Cancer-killing T cells are getting help from San Diego researchers
Papers from La Jolla Institution for Immunology and UCSD show innovative ways that key immune system fighters can be made stronger, more effective
T cells, those while blood cells capable of detecting and killing everything from viruses to cancer, got a lot of love this week from San Diego researchers.
Papers published in respected medical journals document techniques for boosting the energy levels of these microscopic defenders and also for helping them more effectively detect and destroy cancer cells capable of evading standard immune system scrutiny.
On Wednesday, Aug. 30, a paper in the Journal Nature from a team of reseachers led by UCSD postdoctoral researcher Miguel Reina-Campos discussed how memory T cells that live in human tissue respond to cholesterol.
Studying cells living in the small intestines of mice, a team that included collaborators from several institutions found that cells were affected by the presence of dietary cholesterol, shutting down key internal cellular machinery used to help T cells function.
By manipulating this internal machinery, researchers were able to trigger the production of a substance called coenzyme Q, an antioxidant that is crucial to unlocking energy stores inside cells.
The findings, Reina-Campos said, suggest that it is possible to make T cells able to fight longer .
“When T cells are going places that are not very inhabitable, like tumors, we can help them be better adapted for survival,” Reina Campos said. “It’s important to remember that the more T cells you have, they better protected your are against infections and controlling malignancies like cancer.”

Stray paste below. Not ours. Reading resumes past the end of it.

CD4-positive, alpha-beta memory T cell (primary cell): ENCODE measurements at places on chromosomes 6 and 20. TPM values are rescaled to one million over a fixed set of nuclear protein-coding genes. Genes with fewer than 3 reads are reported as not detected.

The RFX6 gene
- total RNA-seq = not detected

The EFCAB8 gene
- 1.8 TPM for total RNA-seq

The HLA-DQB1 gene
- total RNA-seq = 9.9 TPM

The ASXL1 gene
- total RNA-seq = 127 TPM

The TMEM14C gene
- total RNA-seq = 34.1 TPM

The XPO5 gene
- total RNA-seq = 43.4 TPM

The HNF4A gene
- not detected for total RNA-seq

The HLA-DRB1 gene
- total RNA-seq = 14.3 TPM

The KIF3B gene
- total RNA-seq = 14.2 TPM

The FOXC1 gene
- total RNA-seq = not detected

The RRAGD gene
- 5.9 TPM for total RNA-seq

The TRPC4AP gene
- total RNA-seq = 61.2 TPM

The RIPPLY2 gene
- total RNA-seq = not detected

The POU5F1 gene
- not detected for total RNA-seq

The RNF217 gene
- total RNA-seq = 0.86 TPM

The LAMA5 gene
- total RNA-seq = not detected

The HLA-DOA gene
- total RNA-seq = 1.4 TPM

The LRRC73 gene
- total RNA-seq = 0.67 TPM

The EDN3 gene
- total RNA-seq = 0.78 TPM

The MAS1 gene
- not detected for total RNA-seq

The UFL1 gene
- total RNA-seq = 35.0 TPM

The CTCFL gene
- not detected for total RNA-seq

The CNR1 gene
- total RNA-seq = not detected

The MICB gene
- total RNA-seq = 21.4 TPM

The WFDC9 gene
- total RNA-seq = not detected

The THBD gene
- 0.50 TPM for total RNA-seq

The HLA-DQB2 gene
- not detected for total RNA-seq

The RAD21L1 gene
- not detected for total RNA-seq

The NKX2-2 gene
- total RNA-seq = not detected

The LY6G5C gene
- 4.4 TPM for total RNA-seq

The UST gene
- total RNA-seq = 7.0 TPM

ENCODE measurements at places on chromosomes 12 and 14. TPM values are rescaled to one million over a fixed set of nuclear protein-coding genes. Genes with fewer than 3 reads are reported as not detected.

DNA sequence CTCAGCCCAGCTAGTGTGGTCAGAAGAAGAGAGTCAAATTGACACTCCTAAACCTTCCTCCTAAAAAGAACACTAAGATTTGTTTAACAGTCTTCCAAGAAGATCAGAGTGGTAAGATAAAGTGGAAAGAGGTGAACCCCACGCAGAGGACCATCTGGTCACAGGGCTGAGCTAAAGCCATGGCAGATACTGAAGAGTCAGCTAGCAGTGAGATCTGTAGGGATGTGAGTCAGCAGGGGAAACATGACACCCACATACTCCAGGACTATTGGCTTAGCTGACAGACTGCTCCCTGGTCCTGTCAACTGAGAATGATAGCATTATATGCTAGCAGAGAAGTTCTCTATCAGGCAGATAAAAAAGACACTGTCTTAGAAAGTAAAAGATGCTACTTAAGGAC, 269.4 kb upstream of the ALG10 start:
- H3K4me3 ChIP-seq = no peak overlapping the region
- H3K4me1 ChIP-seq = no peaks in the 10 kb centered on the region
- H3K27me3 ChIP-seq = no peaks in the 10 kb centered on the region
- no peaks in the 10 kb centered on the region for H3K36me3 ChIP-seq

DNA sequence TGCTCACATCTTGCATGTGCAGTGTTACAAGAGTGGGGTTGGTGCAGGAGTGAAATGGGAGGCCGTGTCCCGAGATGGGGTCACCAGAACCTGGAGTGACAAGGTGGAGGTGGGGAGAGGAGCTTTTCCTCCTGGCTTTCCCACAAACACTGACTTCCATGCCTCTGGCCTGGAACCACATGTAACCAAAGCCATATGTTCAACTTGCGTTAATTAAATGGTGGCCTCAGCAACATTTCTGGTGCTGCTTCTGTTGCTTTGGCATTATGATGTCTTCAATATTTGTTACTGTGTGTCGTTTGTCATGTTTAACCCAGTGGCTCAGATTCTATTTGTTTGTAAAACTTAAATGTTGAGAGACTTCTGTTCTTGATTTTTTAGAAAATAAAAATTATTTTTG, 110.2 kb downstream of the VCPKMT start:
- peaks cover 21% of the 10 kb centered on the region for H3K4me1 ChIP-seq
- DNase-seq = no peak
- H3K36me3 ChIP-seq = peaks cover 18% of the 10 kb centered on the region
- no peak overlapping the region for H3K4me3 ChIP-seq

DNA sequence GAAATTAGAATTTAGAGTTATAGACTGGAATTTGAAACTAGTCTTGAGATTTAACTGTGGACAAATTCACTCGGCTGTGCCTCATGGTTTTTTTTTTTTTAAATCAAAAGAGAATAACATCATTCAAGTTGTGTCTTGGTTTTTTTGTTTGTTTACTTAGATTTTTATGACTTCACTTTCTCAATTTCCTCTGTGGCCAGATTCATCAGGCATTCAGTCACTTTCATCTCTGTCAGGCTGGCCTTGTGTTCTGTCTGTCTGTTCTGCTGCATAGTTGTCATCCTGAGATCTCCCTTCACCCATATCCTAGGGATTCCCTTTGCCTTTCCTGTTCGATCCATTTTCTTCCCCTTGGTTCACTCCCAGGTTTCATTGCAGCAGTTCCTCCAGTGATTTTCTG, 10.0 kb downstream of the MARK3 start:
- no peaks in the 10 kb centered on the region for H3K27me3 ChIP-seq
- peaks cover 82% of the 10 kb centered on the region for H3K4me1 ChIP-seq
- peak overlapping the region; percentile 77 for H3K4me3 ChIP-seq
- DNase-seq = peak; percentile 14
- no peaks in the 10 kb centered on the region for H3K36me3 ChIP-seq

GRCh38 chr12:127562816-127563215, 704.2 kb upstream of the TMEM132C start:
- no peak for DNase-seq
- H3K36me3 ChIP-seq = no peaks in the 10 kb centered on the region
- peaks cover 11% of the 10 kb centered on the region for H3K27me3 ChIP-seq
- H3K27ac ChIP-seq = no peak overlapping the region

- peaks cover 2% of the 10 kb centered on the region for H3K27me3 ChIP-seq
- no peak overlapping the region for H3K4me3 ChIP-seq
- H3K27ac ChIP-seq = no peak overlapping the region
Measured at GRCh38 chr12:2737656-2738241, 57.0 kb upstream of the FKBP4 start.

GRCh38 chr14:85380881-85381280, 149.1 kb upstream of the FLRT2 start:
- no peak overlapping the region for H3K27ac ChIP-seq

Cancer cell biologist Ana Rosa Saez Ibanez, an associate of the Cancer Research Institute, reviewed the paper and said it has promise to unveil “pharmacological and dietary intervientions that could increase protection against infections and enhance efficacy of immuno-oncology treatments.”
A second paper, published online Friday, Sept. 1, in the Journal of Clinical Investigation, by a team led by immunologist Stephen Schoenberger at La Jolla Institution for Immunology, describes a new way to design cancer vaccines that can activate two different classes of T cells.
Cancer vaccines are on the bleeding edge of oncology, using custom-made amino acids to mimic unique markers called “neoantigens” that are known to appear on the surfaces of cancer cells. If designed correctly, these molecules can be picked up by the immune system and used to program “CD8” killer T cells capable of hunting down and destroying tumors.
Some tumors, though, are able to maintain “checkpoint” features on their surfaces that allow them to trick CD8 hunters into disengaging.
Schoenberger’s team, also working with mice, found that certain neoantigens are capable of activating not just CD8 hunters but also a sort of helper “CD4” T cell.
Having both engaged simultaneously, the researcher said by email from Stockholm where he spent the summer teaching an immuno-oncology course, helps broaden the targeting of CD8 cells, making hits on target more likely.
“It’s harder for a tumor to evade a collection of guided missiles than it is a single specificity,” Schoenberger said.
Ana Rosa Saez Ibanez, the Cancer Research Institute expert, said the organization “believes that these findings could effectively be applied to the development of more efficacious personalized cancer vaccines that can expand the range of tumors responsive to immunotherapy.”
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